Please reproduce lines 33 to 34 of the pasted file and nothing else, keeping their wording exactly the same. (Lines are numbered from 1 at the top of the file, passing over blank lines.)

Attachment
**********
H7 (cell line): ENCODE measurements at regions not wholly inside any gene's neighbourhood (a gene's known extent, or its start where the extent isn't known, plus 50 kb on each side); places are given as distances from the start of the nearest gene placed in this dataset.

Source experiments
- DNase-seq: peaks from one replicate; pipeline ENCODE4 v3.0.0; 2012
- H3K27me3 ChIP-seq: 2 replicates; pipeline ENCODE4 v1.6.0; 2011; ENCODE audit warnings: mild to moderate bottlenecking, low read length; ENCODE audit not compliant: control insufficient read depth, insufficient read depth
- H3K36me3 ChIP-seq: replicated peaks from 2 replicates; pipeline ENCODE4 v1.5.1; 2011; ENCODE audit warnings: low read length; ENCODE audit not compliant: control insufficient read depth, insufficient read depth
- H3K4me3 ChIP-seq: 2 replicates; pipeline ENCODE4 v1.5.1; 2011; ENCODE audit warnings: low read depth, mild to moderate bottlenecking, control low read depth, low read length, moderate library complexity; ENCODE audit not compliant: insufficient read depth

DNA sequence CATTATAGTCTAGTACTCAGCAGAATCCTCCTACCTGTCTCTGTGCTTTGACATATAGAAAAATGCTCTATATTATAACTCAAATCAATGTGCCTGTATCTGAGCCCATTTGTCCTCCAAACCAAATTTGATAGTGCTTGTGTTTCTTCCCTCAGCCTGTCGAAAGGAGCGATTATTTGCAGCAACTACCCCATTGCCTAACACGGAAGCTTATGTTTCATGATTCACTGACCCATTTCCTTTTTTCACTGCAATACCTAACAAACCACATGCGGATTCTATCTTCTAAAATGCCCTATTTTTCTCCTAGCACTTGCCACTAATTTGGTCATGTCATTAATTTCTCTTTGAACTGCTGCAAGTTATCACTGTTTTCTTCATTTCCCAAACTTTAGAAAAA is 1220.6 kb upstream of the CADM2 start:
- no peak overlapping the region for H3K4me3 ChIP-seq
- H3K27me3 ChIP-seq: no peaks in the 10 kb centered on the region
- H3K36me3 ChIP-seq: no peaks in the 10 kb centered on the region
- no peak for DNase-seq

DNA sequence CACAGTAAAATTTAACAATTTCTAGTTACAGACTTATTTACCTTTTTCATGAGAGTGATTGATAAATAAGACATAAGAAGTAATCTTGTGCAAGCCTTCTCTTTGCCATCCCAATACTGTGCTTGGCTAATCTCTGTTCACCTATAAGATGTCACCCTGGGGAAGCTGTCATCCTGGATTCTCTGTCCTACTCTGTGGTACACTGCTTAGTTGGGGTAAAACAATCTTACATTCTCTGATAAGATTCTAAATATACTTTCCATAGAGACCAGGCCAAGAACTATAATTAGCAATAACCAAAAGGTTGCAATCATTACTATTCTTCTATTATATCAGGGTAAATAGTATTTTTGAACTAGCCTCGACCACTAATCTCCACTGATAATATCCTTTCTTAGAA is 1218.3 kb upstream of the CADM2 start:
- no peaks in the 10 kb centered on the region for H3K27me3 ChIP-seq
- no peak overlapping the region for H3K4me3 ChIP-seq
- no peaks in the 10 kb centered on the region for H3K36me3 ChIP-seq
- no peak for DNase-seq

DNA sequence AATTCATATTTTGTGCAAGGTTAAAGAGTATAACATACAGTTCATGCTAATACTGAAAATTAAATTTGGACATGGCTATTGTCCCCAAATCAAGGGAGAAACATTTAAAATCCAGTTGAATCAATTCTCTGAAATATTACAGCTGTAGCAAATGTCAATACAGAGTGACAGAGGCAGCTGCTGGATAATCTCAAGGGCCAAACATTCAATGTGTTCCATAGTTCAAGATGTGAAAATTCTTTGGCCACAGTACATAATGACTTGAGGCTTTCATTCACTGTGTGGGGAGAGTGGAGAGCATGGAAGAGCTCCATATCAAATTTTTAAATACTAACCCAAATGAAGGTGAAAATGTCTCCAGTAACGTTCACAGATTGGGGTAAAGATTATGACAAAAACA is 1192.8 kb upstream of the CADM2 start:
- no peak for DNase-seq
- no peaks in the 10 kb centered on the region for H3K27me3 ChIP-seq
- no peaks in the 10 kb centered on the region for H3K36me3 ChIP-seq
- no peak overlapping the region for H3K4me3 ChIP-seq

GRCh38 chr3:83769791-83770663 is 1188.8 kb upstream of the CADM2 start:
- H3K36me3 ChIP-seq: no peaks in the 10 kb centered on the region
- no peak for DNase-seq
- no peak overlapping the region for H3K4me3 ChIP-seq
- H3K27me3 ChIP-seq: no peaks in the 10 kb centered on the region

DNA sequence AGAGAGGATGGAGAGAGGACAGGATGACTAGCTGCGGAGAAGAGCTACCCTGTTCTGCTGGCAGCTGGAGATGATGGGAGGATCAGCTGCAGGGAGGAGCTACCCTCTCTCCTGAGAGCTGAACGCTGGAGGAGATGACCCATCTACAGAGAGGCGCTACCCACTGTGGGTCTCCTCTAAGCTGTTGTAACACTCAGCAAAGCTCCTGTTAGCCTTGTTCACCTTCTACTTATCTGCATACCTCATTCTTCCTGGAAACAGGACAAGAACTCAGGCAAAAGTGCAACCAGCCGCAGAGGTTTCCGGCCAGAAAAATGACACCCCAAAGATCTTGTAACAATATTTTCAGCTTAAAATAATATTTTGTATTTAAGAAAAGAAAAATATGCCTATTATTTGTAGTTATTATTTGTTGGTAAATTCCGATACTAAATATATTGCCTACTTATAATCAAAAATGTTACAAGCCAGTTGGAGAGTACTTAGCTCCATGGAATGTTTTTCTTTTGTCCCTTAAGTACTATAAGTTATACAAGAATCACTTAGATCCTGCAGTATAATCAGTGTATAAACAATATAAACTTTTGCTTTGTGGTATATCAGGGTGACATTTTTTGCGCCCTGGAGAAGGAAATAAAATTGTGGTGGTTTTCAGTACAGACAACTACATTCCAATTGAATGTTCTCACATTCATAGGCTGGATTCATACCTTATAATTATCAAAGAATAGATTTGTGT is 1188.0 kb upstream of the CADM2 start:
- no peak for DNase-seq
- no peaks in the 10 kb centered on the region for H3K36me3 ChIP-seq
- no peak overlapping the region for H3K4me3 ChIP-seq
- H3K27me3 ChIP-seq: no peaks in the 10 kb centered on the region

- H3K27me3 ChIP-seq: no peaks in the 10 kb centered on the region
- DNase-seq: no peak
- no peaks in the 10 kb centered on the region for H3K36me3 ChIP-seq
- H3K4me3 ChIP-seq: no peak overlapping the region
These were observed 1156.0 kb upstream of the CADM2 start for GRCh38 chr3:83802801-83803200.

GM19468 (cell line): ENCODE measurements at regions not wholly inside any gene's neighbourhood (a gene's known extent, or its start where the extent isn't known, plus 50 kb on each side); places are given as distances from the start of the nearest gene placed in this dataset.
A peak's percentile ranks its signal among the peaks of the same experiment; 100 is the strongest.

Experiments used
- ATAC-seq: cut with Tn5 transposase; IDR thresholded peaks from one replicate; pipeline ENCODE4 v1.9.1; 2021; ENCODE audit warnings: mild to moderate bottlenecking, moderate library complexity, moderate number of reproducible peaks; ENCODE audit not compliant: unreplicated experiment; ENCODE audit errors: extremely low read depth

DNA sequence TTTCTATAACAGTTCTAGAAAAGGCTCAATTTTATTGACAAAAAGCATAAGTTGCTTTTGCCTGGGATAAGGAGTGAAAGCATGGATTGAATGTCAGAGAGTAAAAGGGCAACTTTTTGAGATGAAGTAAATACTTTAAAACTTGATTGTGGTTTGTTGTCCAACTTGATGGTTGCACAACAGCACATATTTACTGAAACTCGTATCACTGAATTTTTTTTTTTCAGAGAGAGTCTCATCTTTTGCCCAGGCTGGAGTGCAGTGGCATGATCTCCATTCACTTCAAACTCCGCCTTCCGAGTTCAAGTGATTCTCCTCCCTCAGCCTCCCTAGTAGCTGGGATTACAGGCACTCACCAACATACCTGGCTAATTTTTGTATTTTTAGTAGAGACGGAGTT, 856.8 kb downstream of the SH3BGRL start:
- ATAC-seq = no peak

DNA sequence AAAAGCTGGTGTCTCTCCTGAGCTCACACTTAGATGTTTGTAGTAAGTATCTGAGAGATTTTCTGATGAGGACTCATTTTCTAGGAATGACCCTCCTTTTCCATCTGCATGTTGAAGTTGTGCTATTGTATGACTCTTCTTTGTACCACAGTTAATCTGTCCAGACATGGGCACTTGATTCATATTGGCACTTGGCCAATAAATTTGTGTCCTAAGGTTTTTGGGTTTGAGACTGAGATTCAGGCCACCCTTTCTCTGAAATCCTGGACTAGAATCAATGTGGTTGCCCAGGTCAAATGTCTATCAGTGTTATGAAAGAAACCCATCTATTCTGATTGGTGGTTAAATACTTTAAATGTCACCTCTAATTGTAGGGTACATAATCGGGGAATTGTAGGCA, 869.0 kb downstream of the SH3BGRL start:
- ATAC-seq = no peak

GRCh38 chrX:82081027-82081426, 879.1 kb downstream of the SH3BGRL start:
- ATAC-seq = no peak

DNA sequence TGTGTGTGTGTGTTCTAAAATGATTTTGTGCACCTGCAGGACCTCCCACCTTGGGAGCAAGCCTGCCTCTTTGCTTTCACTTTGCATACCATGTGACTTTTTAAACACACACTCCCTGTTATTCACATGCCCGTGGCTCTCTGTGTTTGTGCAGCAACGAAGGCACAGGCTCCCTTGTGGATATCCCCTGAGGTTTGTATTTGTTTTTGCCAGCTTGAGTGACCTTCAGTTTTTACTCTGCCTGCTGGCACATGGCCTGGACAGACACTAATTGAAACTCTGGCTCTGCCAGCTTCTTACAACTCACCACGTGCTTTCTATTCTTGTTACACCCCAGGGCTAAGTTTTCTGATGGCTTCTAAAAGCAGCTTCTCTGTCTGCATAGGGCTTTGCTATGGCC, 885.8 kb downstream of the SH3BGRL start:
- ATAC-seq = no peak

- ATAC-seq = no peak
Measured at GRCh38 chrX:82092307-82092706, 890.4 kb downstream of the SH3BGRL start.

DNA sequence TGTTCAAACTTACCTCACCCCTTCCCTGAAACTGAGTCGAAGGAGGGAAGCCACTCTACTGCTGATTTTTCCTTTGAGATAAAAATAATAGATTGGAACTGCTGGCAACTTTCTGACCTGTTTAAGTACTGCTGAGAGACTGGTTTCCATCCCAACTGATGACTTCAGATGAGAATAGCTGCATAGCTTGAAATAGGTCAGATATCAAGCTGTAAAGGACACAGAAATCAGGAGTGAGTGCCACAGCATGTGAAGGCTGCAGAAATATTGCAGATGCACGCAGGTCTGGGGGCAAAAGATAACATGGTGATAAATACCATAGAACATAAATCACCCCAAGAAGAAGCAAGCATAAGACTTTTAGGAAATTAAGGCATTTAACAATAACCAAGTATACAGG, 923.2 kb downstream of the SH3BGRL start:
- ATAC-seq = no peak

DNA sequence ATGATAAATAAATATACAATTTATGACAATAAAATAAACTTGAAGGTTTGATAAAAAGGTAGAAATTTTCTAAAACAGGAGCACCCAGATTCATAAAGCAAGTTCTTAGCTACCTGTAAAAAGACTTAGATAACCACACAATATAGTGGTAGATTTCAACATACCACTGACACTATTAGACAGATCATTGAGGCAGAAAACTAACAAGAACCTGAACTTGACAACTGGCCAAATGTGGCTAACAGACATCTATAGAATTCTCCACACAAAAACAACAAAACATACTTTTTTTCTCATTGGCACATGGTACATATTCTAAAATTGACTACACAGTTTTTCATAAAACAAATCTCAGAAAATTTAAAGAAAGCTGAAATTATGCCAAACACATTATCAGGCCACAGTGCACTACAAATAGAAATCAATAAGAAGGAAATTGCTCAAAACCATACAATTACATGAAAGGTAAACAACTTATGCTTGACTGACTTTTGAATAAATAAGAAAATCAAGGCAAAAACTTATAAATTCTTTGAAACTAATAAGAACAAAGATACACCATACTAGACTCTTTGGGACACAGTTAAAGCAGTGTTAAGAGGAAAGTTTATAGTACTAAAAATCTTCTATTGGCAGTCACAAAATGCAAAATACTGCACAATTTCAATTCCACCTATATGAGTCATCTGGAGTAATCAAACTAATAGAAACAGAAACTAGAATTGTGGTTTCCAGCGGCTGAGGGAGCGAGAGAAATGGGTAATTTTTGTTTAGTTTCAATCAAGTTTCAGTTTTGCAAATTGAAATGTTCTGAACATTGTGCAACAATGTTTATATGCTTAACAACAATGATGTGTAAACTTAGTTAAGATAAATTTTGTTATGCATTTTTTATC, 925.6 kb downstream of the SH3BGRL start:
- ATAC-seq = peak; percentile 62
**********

- DNase-seq: no peak
- no peaks in the 10 kb centered on the region for H3K36me3 ChIP-seq